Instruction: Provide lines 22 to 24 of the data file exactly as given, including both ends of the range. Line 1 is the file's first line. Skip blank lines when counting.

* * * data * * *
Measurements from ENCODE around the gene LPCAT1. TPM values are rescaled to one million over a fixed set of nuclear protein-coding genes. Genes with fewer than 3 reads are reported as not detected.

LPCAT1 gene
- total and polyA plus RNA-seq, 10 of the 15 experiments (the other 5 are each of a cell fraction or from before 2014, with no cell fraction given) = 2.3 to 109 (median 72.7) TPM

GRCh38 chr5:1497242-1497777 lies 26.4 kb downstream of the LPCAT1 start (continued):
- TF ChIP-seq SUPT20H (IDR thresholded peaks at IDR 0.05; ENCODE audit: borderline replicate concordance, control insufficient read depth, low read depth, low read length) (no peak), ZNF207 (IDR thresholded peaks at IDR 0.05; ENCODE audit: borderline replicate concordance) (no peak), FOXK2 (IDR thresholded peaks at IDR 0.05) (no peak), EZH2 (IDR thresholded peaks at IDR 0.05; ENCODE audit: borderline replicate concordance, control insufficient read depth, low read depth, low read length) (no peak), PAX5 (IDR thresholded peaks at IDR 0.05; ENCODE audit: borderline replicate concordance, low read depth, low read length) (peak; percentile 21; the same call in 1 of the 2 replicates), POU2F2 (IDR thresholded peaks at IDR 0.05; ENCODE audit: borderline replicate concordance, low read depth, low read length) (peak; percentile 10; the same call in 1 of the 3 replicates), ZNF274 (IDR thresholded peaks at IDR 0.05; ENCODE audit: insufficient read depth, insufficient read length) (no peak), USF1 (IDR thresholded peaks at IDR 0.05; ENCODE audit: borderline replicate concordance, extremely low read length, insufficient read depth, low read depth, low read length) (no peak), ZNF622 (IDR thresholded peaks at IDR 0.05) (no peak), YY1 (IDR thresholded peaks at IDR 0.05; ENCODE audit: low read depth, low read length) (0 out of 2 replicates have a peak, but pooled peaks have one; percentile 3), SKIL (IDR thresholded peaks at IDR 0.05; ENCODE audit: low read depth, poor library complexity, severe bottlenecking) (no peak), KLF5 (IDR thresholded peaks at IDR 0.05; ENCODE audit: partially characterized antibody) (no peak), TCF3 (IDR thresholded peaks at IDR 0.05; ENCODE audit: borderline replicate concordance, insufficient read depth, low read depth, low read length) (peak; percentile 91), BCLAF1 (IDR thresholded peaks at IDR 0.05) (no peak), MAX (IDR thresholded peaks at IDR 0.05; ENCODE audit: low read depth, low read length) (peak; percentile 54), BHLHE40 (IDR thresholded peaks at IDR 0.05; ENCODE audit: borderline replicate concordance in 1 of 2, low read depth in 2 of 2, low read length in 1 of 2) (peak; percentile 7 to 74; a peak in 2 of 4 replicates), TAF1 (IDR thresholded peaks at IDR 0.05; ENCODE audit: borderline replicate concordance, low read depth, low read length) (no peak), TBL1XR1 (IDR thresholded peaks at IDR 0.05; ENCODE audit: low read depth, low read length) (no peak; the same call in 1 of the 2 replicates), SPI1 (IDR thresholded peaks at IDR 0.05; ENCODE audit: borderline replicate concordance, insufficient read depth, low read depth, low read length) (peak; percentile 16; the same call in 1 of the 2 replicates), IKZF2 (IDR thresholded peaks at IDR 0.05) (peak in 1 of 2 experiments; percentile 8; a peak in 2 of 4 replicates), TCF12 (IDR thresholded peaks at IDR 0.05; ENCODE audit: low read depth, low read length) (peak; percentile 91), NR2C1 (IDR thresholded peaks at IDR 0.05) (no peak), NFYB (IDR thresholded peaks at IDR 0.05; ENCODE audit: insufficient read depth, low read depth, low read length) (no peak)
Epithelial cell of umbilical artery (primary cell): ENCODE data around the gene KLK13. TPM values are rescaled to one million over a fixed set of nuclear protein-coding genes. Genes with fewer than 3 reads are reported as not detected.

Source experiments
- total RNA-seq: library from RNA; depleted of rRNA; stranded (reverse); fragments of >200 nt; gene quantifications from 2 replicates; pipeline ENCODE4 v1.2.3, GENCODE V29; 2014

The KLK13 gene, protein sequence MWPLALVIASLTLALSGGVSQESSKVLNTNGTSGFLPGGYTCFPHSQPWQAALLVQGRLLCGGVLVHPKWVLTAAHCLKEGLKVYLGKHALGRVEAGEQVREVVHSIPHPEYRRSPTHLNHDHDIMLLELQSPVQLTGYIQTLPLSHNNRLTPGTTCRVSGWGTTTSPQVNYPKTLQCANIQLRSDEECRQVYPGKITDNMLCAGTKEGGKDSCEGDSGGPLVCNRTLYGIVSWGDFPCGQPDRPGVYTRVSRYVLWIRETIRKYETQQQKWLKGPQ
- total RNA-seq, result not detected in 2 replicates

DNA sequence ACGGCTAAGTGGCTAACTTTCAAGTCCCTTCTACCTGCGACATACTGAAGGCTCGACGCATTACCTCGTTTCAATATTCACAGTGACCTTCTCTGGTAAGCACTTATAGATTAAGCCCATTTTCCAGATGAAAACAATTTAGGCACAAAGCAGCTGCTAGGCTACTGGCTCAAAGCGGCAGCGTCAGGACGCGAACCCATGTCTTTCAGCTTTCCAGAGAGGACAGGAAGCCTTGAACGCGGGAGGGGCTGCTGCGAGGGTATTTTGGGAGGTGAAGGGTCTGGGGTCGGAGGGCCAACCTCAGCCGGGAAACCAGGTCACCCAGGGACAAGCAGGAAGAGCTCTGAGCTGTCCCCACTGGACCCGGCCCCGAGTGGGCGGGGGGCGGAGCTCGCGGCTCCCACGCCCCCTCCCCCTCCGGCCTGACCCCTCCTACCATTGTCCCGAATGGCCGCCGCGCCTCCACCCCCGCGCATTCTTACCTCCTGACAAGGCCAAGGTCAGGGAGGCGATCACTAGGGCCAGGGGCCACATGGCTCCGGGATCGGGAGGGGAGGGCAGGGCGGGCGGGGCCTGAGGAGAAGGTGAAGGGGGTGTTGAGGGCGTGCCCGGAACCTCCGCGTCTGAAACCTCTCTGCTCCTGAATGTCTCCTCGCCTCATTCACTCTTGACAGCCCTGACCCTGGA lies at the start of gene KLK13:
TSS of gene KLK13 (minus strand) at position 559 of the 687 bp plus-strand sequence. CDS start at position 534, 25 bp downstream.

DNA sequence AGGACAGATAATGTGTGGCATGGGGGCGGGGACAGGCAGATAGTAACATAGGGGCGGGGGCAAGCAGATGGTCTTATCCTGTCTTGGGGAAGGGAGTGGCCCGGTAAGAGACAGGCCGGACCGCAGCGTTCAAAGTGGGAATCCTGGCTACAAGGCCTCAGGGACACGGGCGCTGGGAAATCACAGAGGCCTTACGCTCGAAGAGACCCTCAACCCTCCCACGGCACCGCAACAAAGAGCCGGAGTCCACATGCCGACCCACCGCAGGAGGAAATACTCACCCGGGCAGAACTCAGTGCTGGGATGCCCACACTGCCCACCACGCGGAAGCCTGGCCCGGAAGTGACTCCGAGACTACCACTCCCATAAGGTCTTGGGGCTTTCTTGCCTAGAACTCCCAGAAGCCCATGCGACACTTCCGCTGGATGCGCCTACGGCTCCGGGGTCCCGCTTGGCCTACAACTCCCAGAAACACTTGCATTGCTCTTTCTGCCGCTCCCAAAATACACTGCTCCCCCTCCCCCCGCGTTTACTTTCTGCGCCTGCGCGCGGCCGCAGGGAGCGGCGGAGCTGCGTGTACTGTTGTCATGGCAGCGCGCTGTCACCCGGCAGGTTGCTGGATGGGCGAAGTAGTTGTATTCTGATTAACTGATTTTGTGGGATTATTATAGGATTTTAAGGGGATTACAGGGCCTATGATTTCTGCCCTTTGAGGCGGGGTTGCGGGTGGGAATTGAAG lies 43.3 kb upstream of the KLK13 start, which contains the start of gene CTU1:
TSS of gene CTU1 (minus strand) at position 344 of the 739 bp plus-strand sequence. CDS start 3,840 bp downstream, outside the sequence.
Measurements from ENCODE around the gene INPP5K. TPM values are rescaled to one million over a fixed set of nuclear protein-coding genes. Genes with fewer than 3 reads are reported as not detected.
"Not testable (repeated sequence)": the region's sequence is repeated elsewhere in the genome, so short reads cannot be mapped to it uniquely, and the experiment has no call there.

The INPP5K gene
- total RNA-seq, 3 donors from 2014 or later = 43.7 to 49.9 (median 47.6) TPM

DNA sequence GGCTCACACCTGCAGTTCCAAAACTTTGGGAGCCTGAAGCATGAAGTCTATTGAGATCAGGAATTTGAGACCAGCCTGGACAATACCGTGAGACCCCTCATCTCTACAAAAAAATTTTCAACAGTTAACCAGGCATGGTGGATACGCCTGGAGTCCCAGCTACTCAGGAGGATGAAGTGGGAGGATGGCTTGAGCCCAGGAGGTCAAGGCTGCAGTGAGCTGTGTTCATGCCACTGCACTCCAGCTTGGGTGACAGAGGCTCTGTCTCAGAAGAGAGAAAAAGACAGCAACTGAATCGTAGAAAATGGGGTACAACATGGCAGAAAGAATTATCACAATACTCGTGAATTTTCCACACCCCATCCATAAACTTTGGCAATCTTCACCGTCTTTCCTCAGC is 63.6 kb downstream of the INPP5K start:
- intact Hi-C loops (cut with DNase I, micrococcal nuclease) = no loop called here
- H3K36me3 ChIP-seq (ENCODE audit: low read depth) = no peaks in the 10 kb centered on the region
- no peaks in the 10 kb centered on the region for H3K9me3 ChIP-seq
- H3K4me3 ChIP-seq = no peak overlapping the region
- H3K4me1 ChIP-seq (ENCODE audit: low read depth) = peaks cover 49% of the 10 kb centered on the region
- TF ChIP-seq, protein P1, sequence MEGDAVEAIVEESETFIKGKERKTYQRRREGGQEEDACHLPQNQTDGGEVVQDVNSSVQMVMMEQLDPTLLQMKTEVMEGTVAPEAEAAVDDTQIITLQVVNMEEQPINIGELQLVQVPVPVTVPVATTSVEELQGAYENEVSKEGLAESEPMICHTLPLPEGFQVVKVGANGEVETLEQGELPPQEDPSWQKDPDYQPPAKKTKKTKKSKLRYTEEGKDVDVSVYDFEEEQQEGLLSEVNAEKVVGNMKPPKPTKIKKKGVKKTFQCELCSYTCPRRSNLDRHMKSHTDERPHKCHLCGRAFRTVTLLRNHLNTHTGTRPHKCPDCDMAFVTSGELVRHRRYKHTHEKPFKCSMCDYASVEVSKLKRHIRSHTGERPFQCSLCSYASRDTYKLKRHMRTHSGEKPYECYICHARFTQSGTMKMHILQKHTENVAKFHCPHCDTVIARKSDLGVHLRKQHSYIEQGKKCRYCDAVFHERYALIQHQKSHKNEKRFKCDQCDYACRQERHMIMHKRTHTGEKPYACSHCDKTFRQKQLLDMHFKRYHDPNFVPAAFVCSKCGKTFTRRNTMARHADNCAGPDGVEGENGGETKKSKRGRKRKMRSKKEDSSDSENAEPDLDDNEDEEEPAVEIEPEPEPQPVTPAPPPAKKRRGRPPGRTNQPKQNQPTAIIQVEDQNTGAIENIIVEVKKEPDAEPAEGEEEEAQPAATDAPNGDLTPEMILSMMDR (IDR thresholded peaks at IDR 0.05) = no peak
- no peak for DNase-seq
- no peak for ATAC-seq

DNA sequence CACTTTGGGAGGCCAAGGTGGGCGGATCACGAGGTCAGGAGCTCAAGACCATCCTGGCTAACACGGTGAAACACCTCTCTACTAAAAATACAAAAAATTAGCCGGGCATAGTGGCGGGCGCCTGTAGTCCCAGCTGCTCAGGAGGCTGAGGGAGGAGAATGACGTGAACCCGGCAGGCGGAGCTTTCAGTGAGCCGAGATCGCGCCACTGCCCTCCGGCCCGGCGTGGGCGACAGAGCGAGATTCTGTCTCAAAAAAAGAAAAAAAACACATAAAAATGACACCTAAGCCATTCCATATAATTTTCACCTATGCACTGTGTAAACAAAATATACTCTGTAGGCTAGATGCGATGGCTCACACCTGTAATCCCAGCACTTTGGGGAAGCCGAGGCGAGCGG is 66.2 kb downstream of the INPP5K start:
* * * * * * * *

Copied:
- no peaks in the 10 kb centered on the region for H3K9me3 ChIP-seq
- H3K4me3 ChIP-seq = no peak overlapping the region
- H3K4me1 ChIP-seq (ENCODE audit: low read depth) = peaks cover 49% of the 10 kb centered on the region